Automakers are facing a crushing $14 billion in fines under the Biden administration’s proposal to hike fuel economy standards through 2032.
An automotive group called Biden’s proposal “unfeasible.”
The Alliance for Automotive Innovation said the National Highway Traffic Safety Administration Corporate Average Fuel Economy proposal “exceeds maximum feasibility,” adding that the agency projects automakers will pay over $14 billion in non-compliance fines “between 2027 and 2032.”
According to a report from the Epoch Times, the group added that those fines would impact one in every two light trucks and one in every three passenger cars in 2027–2032.
Amid global efforts to push for reduced vehicle emissions and shift to electric vehicles, the cost is creating resistance in the industry.
As The Daily Fetched reported earlier this year, Ford Motor Company projected a $4.5 billion loss for electric vehicles in its second-quarter financial results for 2023.
The figure is nearly twice its $2.1 billion loss on its Model E division in 2022.
Despite the EV losses, Ford posted a $1.9 billion net income, bringing in $45 billion in net revenue.
The company also earned $2.4 billion in its commercial division, Ford Pro, while its gas and hybrid division, Ford Blue, earned $2.3 billion.
Ford CEO Jim Farley said, “The near-term pace of EV adoption will be a little slower than expected, which is going to benefit early movers like Ford.”
“EV customers are brand loyal, and we’re winning lots of them with our high-volume, first-generation products; we’re making smart investments in capabilities and capacity around the world; and, while others are trying to catch up, we have clean-sheet, next-generation products in advanced development that will blow people away.”
“The shift to powerful digital experiences and breakthrough EVs is underway and going to be volatile, so being able to guide customers through and adapt to the pace of adoption are big advantages for us,” Farley added.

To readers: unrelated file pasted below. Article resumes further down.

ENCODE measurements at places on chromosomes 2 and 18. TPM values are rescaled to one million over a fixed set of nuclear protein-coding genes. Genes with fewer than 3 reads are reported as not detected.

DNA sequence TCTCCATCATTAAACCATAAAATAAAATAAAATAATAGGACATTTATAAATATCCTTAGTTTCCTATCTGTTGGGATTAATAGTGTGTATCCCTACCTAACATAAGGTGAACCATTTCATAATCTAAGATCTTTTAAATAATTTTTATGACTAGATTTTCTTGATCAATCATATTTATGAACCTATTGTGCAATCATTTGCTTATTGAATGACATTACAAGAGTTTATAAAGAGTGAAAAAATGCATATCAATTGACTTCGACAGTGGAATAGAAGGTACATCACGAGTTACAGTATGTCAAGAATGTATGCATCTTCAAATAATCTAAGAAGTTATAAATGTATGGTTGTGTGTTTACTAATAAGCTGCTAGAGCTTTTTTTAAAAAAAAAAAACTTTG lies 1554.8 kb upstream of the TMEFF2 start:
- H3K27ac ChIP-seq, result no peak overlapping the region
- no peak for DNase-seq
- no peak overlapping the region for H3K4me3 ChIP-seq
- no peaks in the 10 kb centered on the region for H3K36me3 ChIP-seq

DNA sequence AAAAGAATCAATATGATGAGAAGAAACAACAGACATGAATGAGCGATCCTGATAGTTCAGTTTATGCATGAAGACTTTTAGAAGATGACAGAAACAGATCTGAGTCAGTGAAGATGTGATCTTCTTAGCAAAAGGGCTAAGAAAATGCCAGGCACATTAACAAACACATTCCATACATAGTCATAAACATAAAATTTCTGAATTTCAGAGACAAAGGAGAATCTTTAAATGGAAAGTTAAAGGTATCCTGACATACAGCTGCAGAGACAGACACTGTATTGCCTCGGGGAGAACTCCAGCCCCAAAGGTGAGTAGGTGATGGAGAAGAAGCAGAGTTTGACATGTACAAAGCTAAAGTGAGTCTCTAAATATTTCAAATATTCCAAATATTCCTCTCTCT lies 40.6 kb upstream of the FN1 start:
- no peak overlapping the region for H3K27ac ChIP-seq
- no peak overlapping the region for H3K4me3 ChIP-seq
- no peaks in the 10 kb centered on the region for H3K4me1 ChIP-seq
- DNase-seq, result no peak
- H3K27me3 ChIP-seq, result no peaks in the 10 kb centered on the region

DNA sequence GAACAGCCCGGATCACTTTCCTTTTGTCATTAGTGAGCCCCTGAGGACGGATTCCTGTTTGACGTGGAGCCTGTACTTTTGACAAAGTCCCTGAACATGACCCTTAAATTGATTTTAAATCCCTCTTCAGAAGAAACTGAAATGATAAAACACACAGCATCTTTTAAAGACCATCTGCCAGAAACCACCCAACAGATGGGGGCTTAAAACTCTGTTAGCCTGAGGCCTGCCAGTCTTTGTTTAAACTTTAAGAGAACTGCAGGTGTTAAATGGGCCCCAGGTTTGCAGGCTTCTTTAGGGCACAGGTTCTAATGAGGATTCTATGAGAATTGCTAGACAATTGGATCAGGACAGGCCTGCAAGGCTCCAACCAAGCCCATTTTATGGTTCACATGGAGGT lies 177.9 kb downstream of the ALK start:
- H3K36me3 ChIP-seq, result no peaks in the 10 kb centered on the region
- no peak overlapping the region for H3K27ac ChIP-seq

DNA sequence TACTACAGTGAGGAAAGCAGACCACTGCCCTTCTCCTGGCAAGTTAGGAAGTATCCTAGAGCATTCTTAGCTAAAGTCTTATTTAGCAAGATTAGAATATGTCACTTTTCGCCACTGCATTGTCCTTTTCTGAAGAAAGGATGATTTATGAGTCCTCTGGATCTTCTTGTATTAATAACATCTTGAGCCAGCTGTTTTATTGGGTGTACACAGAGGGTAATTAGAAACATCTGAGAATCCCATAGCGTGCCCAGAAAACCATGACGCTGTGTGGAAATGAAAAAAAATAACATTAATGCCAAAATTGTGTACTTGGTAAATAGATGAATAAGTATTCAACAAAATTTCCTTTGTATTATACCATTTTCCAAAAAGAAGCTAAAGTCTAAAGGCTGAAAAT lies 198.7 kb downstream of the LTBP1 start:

“Ford+ is making us more resilient, efficient, and profitable, which you can see in Ford Pro’s breakout second-quarter revenue improvement (22%) and EBIT margin (15%).”
On Monday, European Union ministers agreed to dilute a proposal on new vehicle emissions.
A NHTSA spokesperson said the estimate represents the agency forecast and is “consistent with our statutory obligations.”
The spokesperson also noted automakers “are free to use electric vehicles to comply and avoid penalties altogether.”
“The number of non-compliant vehicles and manufacturers projected exceeds reason and, simply put, will increase costs to the American consumer with absolutely no environmental or fuel savings benefits,” the auto group said.
The “projected $3,000 average price increase over today’s vehicles is likely to decrease sales and increase the average age of vehicles on our roads.
According to a Reuters report from June, Stellantis and GM paid a total of $363 million in CAFE fines for failing to meet U.S. fuel economy requirements for prior model years.
The record-setting penalties include $235.5 million for Stellantis for the 2018 and 2019 model years and $128.2 million for GM covering 2016 and 2017.